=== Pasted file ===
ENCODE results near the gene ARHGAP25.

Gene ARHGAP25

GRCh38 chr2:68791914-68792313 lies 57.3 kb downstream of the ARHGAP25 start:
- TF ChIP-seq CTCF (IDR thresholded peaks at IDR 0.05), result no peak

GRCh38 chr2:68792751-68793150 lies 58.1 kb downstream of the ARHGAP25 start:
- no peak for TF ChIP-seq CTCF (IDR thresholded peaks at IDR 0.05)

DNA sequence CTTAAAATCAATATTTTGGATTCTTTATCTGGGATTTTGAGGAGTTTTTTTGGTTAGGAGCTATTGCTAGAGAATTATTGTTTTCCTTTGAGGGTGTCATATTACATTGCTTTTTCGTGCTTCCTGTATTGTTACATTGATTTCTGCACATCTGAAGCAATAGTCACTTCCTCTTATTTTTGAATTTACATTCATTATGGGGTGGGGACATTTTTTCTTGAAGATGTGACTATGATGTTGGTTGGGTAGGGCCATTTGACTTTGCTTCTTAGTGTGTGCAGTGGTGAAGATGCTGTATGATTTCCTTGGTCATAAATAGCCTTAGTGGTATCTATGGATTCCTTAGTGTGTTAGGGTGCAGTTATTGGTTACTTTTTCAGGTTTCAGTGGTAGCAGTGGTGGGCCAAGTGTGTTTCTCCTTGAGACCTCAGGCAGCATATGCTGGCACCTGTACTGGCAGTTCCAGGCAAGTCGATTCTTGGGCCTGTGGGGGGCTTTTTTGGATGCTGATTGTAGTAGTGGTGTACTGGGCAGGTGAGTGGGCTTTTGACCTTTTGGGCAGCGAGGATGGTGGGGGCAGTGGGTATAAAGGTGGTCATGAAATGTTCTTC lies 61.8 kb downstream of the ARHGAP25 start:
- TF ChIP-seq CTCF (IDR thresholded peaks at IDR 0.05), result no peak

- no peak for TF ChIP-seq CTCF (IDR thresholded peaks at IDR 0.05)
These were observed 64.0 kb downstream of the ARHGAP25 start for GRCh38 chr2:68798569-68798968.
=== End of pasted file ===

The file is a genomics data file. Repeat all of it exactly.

ENCODE results near the gene ARHGAP25.

Gene ARHGAP25

GRCh38 chr2:68791914-68792313 lies 57.3 kb downstream of the ARHGAP25 start:
- TF ChIP-seq CTCF (IDR thresholded peaks at IDR 0.05), result no peak

GRCh38 chr2:68792751-68793150 lies 58.1 kb downstream of the ARHGAP25 start:
- no peak for TF ChIP-seq CTCF (IDR thresholded peaks at IDR 0.05)

DNA sequence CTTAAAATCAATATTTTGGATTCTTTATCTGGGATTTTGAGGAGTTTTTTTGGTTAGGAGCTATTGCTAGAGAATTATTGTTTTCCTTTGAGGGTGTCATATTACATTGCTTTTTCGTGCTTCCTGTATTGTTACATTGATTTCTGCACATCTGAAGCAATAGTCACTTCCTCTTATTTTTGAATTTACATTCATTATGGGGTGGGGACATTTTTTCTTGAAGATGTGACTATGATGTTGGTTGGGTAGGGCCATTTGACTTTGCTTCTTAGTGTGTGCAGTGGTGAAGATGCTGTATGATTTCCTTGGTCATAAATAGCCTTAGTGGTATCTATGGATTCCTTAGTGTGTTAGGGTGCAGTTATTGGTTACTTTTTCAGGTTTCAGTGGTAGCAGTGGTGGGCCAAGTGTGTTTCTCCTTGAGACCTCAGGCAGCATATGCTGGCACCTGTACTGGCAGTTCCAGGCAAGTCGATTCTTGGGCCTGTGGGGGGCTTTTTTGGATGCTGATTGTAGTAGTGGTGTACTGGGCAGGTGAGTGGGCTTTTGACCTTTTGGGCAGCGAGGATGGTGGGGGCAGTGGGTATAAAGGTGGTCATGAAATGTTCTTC lies 61.8 kb downstream of the ARHGAP25 start:
- TF ChIP-seq CTCF (IDR thresholded peaks at IDR 0.05), result no peak

- no peak for TF ChIP-seq CTCF (IDR thresholded peaks at IDR 0.05)
These were observed 64.0 kb downstream of the ARHGAP25 start for GRCh38 chr2:68798569-68798968.